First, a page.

The AD 2nd century Romapn Amphitheater of
The AD 2nd century Romapn Amphitheater of "Tarraco" in Tarragona. (Photo by Mark Thurman)

The best Roman ruins in Spain lie on the coast outside Barcelona

The facade of the Barcelona Cathedral
The facade of Tarragona's Cathedral of Santa Maria. (Photo by Carme Ribes Moreno).
Tarragona—or, rather, "Tarraco" at the time—was the Roman Empire's base of operations during its conquest of the Iberian peninsula beginning in 218 BC. Julius Caesar himself even bivouacked here for a while.

Though it boasts Spain's best Roman ruins, including a crumbling seaside amphitheater, Tarragona is still a scandalously under-visited destination.

Below are just the highlights; other bits and bobs of ancient Rome lie scattered around town. You can get details on them at the websites of the two orginizations that, between them, run most of the archaeological sites and museums in town: www.mnat.cat and www.museutgn.com.

The Roman Ampitheater at Tarragona ★★

Treasures of the Archaeological Museum of Tarragona
The inner workings of the ancient Roman amphitheater at Tarragona. (Photo by Paul M.R. Maeyaert).
Near the modern harbor, just south of the old city, a stretch of the Mediterranean shore has been converted into a park to commemorate the ruins of the AD 2nd century Amfiteatre Romà (Roman Amphitheater), carved directly out of the beachside cliff.

The scenically crumbling oval of stony seats—at 109.5m (359 feet) long and 86.5m (284 feet) wide—once held up to 1,400 fans screaming for blood at gladiatorial matches and public executions.

In fact, a few early chruch martyrs were ceremonially burned on this site, including the 3rd century Bishop Fructuoso. The Visigothic basilica built right on top of the site was replaced in the Middle Ages by the church of Santa Maria del Miracle, the low walls and roofless remains of which just right into the center of the amphitheater.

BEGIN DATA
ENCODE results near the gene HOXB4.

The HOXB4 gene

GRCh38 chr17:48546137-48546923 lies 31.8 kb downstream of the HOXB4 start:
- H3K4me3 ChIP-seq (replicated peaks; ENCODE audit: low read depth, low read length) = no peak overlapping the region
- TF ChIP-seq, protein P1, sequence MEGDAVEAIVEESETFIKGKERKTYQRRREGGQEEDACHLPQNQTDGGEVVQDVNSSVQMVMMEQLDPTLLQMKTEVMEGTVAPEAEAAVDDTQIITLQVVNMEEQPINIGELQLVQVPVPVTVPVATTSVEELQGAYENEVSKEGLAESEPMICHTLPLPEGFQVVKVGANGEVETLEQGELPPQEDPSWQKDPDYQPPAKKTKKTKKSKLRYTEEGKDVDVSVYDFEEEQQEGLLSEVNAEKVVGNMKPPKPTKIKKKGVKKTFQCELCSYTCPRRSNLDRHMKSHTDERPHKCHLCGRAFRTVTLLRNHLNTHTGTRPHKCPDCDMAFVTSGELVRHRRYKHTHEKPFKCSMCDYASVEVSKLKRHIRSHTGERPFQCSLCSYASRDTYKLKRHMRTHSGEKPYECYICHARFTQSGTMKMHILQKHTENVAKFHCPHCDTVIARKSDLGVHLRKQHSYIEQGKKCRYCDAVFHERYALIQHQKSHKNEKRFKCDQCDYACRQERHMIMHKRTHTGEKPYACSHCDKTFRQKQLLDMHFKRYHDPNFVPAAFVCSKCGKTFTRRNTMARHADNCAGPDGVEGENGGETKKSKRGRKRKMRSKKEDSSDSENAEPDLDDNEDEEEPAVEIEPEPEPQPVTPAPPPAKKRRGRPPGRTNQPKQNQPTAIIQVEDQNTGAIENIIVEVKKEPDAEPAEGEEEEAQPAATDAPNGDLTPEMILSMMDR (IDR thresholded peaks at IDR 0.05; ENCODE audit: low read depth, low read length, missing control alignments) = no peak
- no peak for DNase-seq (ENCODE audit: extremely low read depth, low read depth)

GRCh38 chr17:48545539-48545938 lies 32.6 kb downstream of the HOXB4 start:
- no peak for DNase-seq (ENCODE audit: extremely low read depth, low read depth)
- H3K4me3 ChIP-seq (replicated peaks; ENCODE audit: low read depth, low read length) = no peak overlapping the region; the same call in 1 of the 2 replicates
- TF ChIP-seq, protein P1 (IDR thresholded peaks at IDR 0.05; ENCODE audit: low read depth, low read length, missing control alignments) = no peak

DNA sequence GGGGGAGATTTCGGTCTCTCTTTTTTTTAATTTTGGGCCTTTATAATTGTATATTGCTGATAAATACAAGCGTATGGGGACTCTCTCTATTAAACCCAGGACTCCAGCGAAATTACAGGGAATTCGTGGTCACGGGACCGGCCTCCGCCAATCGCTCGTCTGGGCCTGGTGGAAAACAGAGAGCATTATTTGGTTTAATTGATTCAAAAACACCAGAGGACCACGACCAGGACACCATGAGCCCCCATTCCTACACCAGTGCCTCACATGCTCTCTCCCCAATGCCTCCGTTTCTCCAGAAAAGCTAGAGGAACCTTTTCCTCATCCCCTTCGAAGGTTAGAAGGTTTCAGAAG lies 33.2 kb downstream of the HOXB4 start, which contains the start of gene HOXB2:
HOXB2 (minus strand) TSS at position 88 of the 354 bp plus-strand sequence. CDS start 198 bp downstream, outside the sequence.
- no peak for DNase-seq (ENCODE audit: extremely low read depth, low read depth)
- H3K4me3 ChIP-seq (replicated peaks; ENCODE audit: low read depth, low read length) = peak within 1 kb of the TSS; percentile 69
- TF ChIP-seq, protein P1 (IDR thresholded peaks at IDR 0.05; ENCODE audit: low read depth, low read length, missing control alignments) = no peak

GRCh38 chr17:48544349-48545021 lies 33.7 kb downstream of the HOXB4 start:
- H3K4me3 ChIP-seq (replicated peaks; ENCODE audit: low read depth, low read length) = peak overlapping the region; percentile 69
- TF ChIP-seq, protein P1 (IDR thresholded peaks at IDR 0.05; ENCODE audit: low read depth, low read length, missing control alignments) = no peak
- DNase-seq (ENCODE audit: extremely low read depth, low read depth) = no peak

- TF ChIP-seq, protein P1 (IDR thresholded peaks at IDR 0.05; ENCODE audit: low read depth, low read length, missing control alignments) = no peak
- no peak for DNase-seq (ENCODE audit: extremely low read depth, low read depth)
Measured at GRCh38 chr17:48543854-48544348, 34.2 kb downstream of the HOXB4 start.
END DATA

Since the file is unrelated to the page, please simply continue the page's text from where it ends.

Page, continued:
The main entrance to the Parc de l'Amfiteatre is on the SE corner of the traffic circle wihere Rambla Vella, Carrer Via Augusta, Passeig de Sant Antoni, and Via William J Bryant meet. Take bus 1 or 9 to "Balcó" on Carrer Via Augusta, or bus 8 or 21 to "Pilats" on Passeig de Sant Antoni (tel. +34-977-242-579, www.museutgn.com).

The ancient amphitheater is open April to September, it's open Tuesday to Saturday 9am to 8pm, Sunday 9am to 3pm. October to March, it's open Tuesday to Saturday 9am to 5:30pm, Sunday 9am to 3pm. (Adm)

The Archaeological Museum of Tarragona ★★

Treasures of the Archaeological Museum of Tarragona
Exhibits in the Tarragona Archaeological Museum: Peacock fresco, AD 2C/3C; Antinoo sculpture, AD 2C (Photo by Ophelia2); Ancient Roman toys (Photo by Montrealais); Euterpe mosaic, AD 2C (Photo by Caroline Léna Becker).
A few blocks north of the Roman amphitheater, the Museu Nacional Arquològic (Archaeological Museum) contains Catalonia's biggest collection of Roman sculpture, some rare and lovely frescoes, bronzes, and a bevy of mosaics, including a magnificent early 3rd century AD Mosaic of the Fishes, and AD 2nd/3rd century mosaics of the Medusa myth.

The museum is at Plaça del Rei 5, just off Passeig de Sant Antoni; bus 8 or 21 to "Pilats" (tel. +34-977-236-209; www.mnat.cat).

It is open June-Sept Tues-Sat 9:30am–8:30pm, Sun 10am–2pm; Oct-Apr Tues-Sat 9:30am–6pm, Sun 10am–2pm.

Walking the ancient walls of Tarragona

The Roman-era walls of Tarragona
The Roman-era walls of Tarragona. (Photo by Ferran LLorens).
Tarragona is a modern industrial center, but this port city's origins are ancient, as evidenced by the 3rd century BC walls that curl around the city's eastern edge.

The Romans built their own fortifications atop this protective belt of Cyclopian stone, medieval Catalonians further reinforced them, and the Brits topped it off with new ramparts in the 17th century.

The cypress-shaded Passeig Arqueológic, or architectural path around the walls makes a nice half-mile walk (tel. +34-977-245-796, www.museutgn.com).

The main entrance to the wall walk is at the west-northwestern entrance to the old city, on the outside of the wall just beyond Pl. Pallol where Av. Cataluyna ends at the Portal de Roser city gate; bus: 22.

The wall walk is open Apr 19–Sept 30, Tues-Sat 10am-9pm, Sun 10am–3pm; Oct-Apr 18, Tues-Sat 10am–7pm, Sun 10am–3pm. (Adm)

The medieval cathedral of Tarragona

Treasures of the Archaeological Museum of Tarragona
The cloisters of the Tarragona cathedral. (Photo by Carme Ribes Moreno).
The walls encircle the oldest part of town and the 12th-century Catedral de Santa Maria, built on the site of a Roman temple.

Stained-glass windows illuminate the interior, which sports an alabaster altarpiece (1430) honoring St. Tecla.

The beautiful, orange tree-shaded cloisters, like the rest of the cathedral, show how seamlessly the architecture of this church slipped from its Romanesque beginnings into a vaulted, Gothic finale.

Off of the cloisters is a small museum of tapestries and medieval sculpture.

The cathedral of Tarragona is on Pl. de la Seu (tel. +34-977-226-935; www.catedraldetarragona.com).

It is open Jun–July 28, Sep 15–Nov 4, and Easter season daily 10am–7pm; July 29–Sept 14 Mon-Fri 10am–8pm, Sat 10am–7:30pm; Nov 5–Mar Sun-Fri 10am–2pm, Sat 10am–7pm. (Adm)